To fully understand this power, we must look at the work of Marshal Mcluhan, aptly summarized by his quote “the medium is the message.” In this assertion, he points out how the form information appears in affects the consumer’s understanding and contextualization. For example, in the age of books and newspapers, you could read some text and the only way to react was to somehow write your own text and publish it for or against the opinion you had digested. This form of dialectic largely kept the marketplace of ideas restricted to people with access to publishers. In the age of social media, you are reading the news, reading comments of others about the news, and then reacting with your own comments, all in real time. This means it has become easier to call out fake news or biased opinions. For a more detailed explanation of this concept, please enjoy the Nerdwriter video below.

With smartphone penetration on the rise in Nigeria and a youthful population coming to dominate the country through Muhammadu Buhari’s eight years in power, it isn’t very difficult to see the risk being posed by social media to legacy media and those that hope to control the narrative to frame public perception, even when it is couched as an attempt to stop disinformation. There is also the amplifying power of social influencers who tend to inhabit the creative space across platforms. Unlike traditional media where only a central figure can be corrupted to align the whole, it will take a lot to reach every single influencer. And unlike the faceless heads of big media companies, influencers are constantly exposed and can face serious backlash from their followers if thought to be compromised.

Needless to say, with all this in mind, TASCK was quick to slip on our superhero cape and war gauntlets to fight against this bill. Considering that Singapore (one of the least rated countries for press restriction) and China (a communist one-party nation) are the leaders in the social media restriction proverbial “WhatsApp Group” – this was really a no-brainer. Within 24 hours, support to shelve this bill garnered over 90,000 signatures thanks to the efforts of many civil society groups sending a clear message to the Senate that the people were not a party to this bill that clearly exposed individuals to unwarranted arrests because really, who gets to define truth and what is ultimately disinformation in a country where even political wars are regularly a battle of propaganda?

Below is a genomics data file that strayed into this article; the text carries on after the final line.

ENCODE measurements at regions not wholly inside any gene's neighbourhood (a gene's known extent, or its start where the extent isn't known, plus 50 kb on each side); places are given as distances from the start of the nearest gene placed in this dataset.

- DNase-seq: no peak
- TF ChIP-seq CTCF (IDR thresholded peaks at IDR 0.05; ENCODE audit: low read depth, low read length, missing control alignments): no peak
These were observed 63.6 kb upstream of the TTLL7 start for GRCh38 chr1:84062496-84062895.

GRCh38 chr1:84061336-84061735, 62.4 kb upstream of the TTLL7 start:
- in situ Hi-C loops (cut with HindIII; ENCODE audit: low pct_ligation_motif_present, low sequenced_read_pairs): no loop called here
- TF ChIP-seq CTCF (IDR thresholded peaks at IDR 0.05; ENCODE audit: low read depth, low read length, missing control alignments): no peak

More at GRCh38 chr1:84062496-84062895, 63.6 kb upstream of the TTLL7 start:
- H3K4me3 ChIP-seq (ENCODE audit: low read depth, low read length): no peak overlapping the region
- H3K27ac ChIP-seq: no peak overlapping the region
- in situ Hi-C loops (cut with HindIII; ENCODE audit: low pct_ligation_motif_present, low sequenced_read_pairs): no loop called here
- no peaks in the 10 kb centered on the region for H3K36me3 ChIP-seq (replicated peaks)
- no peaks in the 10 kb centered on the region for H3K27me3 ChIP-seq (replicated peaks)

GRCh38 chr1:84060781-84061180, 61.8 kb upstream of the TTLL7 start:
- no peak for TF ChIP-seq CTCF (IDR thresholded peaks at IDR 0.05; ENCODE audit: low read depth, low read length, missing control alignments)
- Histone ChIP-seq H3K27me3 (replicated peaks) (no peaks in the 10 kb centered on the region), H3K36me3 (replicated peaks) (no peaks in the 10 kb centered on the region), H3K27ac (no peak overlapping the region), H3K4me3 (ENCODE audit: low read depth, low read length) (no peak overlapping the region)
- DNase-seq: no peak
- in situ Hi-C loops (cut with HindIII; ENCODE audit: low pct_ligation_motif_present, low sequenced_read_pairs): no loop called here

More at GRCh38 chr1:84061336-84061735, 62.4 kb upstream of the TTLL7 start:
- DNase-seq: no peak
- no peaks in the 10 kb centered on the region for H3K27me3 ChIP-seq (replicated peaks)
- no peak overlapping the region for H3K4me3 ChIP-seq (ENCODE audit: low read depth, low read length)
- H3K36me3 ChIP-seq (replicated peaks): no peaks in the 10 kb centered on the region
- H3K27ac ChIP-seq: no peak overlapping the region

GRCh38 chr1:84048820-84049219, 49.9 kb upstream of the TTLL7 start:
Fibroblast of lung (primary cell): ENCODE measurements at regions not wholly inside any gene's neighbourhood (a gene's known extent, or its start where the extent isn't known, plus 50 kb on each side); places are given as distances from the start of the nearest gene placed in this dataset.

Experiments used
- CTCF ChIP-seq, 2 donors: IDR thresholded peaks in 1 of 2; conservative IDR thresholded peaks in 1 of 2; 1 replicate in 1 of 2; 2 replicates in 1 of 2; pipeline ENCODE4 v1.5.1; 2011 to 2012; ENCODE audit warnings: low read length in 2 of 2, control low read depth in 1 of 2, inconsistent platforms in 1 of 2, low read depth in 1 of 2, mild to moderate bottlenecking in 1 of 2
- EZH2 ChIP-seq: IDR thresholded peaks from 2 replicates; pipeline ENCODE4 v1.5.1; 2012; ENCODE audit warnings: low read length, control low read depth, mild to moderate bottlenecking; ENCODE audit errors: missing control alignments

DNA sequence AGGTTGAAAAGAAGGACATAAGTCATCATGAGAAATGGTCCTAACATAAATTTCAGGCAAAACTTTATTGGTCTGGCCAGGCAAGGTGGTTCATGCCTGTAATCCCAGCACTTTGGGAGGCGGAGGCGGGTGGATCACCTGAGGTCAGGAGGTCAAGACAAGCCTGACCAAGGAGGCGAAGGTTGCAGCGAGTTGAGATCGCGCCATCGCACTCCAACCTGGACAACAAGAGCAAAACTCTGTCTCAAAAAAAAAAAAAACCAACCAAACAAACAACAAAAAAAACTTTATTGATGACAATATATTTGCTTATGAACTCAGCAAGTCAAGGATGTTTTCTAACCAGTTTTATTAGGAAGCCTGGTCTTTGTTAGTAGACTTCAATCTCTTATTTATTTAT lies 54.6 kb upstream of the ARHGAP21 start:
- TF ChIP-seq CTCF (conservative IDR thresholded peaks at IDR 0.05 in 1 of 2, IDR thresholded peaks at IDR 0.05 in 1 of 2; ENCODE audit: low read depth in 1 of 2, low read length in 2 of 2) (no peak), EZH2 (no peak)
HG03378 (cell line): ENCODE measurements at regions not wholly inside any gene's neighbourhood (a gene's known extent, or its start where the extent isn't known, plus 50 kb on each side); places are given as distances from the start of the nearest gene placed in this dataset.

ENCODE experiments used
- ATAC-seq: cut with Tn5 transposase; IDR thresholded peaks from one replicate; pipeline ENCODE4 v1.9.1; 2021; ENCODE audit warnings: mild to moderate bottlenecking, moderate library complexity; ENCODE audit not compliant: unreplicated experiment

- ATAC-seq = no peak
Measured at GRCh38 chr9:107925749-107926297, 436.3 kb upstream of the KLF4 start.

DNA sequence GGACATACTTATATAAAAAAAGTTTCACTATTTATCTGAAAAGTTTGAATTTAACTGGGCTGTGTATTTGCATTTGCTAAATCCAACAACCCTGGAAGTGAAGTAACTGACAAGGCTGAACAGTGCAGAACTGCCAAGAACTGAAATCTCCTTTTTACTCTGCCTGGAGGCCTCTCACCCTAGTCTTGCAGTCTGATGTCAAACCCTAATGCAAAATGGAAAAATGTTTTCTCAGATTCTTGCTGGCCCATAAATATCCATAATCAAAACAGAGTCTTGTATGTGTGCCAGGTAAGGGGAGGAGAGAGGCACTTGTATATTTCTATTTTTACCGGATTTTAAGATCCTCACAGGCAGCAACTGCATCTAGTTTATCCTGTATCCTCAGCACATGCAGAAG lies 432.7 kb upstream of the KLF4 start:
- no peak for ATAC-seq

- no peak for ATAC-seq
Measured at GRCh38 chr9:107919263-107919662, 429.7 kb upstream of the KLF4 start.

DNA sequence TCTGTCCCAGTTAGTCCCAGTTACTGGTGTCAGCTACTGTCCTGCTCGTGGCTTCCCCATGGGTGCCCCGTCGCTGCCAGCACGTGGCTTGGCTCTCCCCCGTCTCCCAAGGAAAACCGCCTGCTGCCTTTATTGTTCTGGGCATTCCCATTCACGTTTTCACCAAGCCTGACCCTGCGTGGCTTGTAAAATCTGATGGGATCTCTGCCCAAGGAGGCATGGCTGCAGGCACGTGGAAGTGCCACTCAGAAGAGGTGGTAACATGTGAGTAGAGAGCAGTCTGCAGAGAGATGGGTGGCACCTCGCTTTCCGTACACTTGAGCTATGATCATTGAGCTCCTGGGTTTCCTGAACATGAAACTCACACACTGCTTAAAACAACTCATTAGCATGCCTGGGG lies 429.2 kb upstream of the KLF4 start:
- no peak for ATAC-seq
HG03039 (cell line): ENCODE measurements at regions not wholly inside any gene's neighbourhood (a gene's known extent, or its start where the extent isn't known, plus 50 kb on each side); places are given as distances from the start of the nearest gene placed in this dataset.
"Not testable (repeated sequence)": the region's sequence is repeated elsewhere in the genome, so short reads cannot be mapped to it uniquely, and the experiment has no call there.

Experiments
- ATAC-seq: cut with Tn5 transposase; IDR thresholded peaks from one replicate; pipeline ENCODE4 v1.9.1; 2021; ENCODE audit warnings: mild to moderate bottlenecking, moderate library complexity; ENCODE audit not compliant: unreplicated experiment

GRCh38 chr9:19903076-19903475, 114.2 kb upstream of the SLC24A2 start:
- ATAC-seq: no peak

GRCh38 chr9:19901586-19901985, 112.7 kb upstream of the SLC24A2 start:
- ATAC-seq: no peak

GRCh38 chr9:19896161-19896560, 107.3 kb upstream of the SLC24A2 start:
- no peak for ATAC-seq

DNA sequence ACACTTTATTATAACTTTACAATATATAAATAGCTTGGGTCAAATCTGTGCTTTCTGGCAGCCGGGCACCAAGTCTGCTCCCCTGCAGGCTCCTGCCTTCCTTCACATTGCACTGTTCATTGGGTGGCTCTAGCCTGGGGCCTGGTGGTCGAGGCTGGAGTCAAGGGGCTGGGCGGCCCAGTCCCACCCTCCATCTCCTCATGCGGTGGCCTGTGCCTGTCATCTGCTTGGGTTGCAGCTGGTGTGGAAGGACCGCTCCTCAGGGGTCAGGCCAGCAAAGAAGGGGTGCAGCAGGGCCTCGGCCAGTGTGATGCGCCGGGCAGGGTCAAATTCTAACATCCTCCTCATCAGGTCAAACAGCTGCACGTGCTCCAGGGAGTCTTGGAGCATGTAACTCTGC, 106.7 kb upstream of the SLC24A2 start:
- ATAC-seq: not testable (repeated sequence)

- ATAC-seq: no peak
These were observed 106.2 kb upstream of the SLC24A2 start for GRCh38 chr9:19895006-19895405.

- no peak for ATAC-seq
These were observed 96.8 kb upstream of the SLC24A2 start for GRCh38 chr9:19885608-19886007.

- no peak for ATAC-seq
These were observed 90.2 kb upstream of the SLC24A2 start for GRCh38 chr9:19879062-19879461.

Some not-so-free nations when it comes to digital

We believe not just in the freedom of speech of every Nigerian, but also the freedom to criticize state actors without the fear of disappearing into a dark room for questioning. At the height of the social media tension with the state in the ENDSARS protest, a blanket ban on Twitter (now X) platform, branded as an enemy of the state, took effect with the NCC blacklisting the URL and all other forms of access. This military-style dictatorial tactics came as little surprise as the head of state was an ex-military general, but it was certainly a new low in the Nigerian freedom of speech narrative.

Let the bird sing, better yet, let it fly too…

While X (formerly Twitter) is now back online, we would like to urge Nigerians to remain vigilant in protecting this sacred right of democracy, lest our voices be lost to the void via digital blackouts. At TASCK, we remain dedicated to speaking out against such civil rights infringements, and if you would like to be a part of these conversations, you should definitely consider registering for this year’s Ignite Conference.

Register today to be a part of the Ignite Conference here

Nuel Umahi
Nuel Umahi